- In literature, mood is the atmosphere of the narrative. Mood is created by means of setting (locale and surroundings in which the narrative takes place), attitude (of the narrator and of the characters in the narrative), and descriptions. Though atmosphere and setting are connected, they may be considered separately to a degree.
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Mood Definition Mood (MOOduh) is the atmosphere surrounding a story and the emotions that the story evokes in the reader. Any adjective can describe a mood, both in literature and in life, such as playful , tense , hopeful , dejected , creepy , lonely , amusing , or suspenseful .
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What is mood? Here’s a quick and simple definition: Some additional key details about mood: 1. Every piece of writing has a mood—whether it's a masterwork of literature or a short haiku. 2. Moods are established gradually over the course of an entire work, so it's often difficult to pinpoint the elements that contribute to a work's mood at the leve...
The following examples of mood are from different types of literature: plays, novels, and poems. In each, we identify how the author builds the mood of the work using a combination of setting, imagery, tone, diction, and plot.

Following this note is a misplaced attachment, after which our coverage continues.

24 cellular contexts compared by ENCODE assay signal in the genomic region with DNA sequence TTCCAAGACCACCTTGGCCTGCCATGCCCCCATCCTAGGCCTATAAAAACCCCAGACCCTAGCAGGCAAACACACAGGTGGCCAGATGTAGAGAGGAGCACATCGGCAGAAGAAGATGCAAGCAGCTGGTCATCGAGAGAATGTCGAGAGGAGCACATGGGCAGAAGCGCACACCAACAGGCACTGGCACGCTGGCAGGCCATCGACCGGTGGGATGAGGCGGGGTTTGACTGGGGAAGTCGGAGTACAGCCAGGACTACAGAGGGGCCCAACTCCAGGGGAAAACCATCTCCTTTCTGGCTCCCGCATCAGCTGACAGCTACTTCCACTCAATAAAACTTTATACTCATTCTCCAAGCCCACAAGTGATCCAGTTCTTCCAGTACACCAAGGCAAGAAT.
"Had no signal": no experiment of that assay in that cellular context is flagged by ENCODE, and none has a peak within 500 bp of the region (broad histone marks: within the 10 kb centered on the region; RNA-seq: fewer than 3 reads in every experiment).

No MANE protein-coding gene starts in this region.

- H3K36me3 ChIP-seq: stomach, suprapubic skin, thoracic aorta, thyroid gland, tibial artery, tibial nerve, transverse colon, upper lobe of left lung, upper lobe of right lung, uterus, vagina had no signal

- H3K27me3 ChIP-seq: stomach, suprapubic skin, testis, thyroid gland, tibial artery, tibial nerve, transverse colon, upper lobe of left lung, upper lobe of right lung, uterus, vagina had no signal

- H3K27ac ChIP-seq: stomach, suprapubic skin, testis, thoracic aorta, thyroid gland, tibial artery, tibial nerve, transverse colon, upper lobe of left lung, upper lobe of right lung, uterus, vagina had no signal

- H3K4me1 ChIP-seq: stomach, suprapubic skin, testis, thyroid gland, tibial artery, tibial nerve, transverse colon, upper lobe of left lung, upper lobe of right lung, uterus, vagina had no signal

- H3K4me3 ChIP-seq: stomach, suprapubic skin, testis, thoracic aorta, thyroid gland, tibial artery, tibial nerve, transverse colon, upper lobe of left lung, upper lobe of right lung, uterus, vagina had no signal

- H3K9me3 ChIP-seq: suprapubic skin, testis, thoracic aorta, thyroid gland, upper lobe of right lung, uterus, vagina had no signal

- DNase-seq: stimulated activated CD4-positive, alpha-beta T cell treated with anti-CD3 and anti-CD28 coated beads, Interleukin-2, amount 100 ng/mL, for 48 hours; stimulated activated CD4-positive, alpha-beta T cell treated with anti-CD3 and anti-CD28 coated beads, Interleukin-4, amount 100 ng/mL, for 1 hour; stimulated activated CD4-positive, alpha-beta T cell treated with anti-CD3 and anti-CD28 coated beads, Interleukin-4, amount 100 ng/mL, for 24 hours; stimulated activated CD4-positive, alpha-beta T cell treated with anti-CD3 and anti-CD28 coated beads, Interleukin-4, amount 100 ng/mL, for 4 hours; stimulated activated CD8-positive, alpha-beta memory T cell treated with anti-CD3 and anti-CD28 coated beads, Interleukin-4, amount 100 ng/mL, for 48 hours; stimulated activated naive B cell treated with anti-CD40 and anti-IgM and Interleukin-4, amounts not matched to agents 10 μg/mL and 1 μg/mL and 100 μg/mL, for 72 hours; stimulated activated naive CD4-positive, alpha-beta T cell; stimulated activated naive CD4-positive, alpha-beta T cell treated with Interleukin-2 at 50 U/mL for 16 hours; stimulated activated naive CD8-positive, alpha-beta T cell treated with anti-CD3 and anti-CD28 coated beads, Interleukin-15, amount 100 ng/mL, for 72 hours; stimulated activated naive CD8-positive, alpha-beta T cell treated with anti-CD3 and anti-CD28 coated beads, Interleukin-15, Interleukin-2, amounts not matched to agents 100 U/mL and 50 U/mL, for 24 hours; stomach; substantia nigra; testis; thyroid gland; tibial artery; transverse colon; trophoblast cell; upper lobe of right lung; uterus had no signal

Every piece of writing has a mood, but writers can use moods to achieve vastly different effects in their writing. In general, mood serves the following functions in literature: 1. It enables writers to take their readers on a journey that is emotional in addition to being imaginary or imagistic. 2. It helps convey the central themes of the work. F...
mood 1 of 2 noun ˈmüd 1 : an emotional state of mind or feeling also : the feeling expressed in a work of art or literature 2 : a dominant attitude or spirit the mood of the country was optimistic 3 : a distinctive atmosphere or context the dark mood of the movie mood 2 of 2 noun
- Definition of Mood in Writing. In literature, mood is a device that evokes certain feelings for readers through a work’s setting, tone, theme, and diction.
- Identifying Mood. Every piece of writing has a mood, whether it’s a 500-page novel or a short poem. One of the best ways to determine the mood of a piece is to ask yourself how it makes you feel as you read it.
- Mood vs. Tone. Tone reflects the speaker’s feelings or attitude toward the subject, whereas mood is the feeling experienced by the reader. Tone is important when it comes to creating mood.
- Why is Mood Important? Because mood evokes emotional responses in readers, it helps to establish an emotional connection between a piece of literature and its audience.
As a literary device, mood represents the emotional quality of a story that is created through the writer’s use of language. Mood can be evoked through description of events in a story, its setting, reactions among characters, and even through the story’s outcome or resolution of the conflict.